“I’m not a huge fan of a lot of the bands Dave has produced, but between the band wanting a change and the label saying we got this guy in Canada,” the boys were like, ‘OK let’s do it,’” said Malerman. “I loved what we did with Dave, it sounds great. But the production was to cold, the sound is more chic than how I feel. We would probably sell a million more albums if we were a little more stylish, but I’m not comfortable that way. With Chad he recognized this savant musician. Chad is amazing and is very open musically. David quickly realized he could use him as an instrument. He used kid gloves with me, after I freaked out on him a few times, and he had to be careful because I am the songwriter. He was really hard on Derek. He just looked at the drums as if anyone could do it.”

“Whenever you work with someone else, they always want to make their mark no matter what it is,” said Berk. “I want to have my own style on an album I put my name on, but I’m in the band. It gets annoying when we’re dealing with other engineers or producers and they either don’t care or understand what it is we’re trying to do.”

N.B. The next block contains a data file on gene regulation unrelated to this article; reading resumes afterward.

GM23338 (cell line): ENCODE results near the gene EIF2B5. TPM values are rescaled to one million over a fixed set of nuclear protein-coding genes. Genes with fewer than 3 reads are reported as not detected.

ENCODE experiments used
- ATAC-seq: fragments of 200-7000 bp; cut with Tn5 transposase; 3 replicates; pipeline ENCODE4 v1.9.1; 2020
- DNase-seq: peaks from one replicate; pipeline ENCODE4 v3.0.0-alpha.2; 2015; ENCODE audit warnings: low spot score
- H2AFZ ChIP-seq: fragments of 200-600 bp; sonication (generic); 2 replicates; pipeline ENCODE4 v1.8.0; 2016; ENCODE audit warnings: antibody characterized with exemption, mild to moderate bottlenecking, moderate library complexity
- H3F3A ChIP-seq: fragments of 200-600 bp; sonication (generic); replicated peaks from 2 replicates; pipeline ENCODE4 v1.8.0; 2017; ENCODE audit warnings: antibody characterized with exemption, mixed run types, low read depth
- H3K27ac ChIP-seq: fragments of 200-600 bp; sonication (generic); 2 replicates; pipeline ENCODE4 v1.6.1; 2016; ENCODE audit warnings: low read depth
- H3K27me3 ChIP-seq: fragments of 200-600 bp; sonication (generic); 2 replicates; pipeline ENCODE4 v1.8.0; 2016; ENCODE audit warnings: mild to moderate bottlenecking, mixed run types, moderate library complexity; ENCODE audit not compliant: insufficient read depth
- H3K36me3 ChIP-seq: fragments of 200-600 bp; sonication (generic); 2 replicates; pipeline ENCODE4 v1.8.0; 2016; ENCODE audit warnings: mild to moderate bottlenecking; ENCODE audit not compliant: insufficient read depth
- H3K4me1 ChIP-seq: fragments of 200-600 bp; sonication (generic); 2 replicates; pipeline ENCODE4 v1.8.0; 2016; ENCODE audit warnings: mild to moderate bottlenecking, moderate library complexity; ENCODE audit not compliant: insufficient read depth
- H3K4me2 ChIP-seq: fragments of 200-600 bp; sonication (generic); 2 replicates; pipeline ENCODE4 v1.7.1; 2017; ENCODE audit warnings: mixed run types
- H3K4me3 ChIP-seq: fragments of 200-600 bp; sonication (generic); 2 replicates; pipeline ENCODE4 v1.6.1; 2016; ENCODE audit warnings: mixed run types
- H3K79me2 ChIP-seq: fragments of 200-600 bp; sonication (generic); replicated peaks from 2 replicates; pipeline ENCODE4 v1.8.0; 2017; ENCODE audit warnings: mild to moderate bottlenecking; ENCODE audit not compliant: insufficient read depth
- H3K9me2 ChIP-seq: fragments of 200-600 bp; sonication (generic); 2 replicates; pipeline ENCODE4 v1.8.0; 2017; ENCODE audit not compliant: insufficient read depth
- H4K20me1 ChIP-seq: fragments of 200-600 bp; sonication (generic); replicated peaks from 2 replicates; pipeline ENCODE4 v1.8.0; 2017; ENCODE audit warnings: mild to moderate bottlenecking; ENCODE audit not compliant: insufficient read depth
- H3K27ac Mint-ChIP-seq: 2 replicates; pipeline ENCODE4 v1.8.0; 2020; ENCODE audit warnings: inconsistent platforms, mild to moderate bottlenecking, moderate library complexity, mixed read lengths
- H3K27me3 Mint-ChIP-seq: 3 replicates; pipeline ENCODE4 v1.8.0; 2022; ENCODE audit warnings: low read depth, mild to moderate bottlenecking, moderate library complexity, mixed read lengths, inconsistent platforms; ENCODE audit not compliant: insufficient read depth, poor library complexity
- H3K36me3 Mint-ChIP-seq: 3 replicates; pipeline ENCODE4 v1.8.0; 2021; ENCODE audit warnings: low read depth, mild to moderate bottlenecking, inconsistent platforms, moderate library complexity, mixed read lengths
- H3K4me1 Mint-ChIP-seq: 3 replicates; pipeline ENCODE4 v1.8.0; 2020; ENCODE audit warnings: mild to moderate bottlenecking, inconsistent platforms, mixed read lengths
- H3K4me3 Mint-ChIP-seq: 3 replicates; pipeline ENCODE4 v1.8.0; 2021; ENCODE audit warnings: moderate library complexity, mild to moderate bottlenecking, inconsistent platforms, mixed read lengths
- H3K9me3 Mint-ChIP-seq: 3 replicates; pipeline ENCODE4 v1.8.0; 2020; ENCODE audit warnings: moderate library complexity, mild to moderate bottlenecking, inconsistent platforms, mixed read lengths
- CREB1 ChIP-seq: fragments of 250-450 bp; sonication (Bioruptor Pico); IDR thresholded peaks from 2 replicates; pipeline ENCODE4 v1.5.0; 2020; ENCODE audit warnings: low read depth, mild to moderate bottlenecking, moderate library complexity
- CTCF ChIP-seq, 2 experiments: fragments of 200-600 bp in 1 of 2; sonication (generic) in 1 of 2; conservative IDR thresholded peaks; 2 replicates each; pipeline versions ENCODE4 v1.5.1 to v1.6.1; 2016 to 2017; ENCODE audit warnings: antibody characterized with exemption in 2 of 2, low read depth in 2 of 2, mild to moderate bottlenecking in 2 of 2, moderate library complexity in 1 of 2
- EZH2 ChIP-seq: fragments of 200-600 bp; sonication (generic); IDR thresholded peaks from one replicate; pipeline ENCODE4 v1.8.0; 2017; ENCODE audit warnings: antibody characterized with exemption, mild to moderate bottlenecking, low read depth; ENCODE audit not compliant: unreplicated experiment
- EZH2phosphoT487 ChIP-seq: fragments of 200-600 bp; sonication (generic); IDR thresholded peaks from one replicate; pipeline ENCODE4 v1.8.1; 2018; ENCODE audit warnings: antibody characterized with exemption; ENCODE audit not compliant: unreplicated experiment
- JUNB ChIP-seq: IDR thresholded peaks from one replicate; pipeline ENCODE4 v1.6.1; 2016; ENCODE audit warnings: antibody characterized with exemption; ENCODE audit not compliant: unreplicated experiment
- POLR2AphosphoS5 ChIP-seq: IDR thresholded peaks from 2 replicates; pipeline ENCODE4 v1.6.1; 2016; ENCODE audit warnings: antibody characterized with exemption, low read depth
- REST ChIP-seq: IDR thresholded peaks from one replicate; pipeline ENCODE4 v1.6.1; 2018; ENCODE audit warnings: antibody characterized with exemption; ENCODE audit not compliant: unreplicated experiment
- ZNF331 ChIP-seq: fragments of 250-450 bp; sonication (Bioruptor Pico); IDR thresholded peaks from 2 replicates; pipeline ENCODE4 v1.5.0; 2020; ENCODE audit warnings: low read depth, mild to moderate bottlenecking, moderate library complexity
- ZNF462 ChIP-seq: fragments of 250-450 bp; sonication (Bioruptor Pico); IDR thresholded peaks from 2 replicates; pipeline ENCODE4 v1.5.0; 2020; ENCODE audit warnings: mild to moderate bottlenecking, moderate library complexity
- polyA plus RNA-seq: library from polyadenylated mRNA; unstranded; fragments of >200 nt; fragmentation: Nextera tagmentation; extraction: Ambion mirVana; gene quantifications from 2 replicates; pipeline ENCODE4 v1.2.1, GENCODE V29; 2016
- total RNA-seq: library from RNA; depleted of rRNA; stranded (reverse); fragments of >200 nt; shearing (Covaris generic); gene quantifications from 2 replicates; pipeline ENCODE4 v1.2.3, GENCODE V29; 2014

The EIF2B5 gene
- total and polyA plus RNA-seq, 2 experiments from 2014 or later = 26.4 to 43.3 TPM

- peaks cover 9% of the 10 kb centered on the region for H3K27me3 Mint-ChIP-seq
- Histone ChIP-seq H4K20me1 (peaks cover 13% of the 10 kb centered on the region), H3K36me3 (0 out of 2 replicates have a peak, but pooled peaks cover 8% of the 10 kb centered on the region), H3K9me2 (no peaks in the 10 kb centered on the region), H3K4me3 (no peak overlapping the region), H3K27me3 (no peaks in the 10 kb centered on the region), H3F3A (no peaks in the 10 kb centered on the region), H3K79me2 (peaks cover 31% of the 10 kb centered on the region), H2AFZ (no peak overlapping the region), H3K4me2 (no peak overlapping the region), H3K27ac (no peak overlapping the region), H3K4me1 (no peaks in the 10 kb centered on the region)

The flip side of working with Newfeld was the laid back studio hours where they could record at 3am sometimes, if Newfeld felt like it. Other times he would disappear for hours. The band found that that time was a good time to come up with new music. During those awkward hours they wrote three new songs including “Real Stone,” “Bridge,” and “Relaxed.”

The intense experience left them with the desire to record the next album alone, with full creative freedom. A throw-back to the old days when they did everything themselves.

“The Ode album sounds awesome,” said Berk. “And there’s a lot of really great shit on it, but it was really stiff. It wasn’t groovy enough. In music there is vibe and there is technical sound and vibe is everything. I think ten out of ten times the three of us would prefer grooviness over sound. So it was very, very liberating to make the album on our own this time around.”

Maybe it was the opposing forces of liberation and restraint that led to the title of their latest album, ‘Dragon Dicks.’ The title they explain as feeding the ‘dicks’ (the assholes that get in your way) to the Dragons, the ones who dispose of the Dicks. The first song on the album 'Dragon Dicks,' is about just that. They recorded the whole thing in Stocker’s basement.

“It’s not polished,” said Berk. “Most people would consider it low-fi.”

As it turns out, it is collectively the bands favorite recording to date.

“Dragon Dicks is a gem,” said Malerman. “I feel good about it in every way, sonically, musically, in subject matter. I feel like I took an art shower or something. Like I'm reborn.”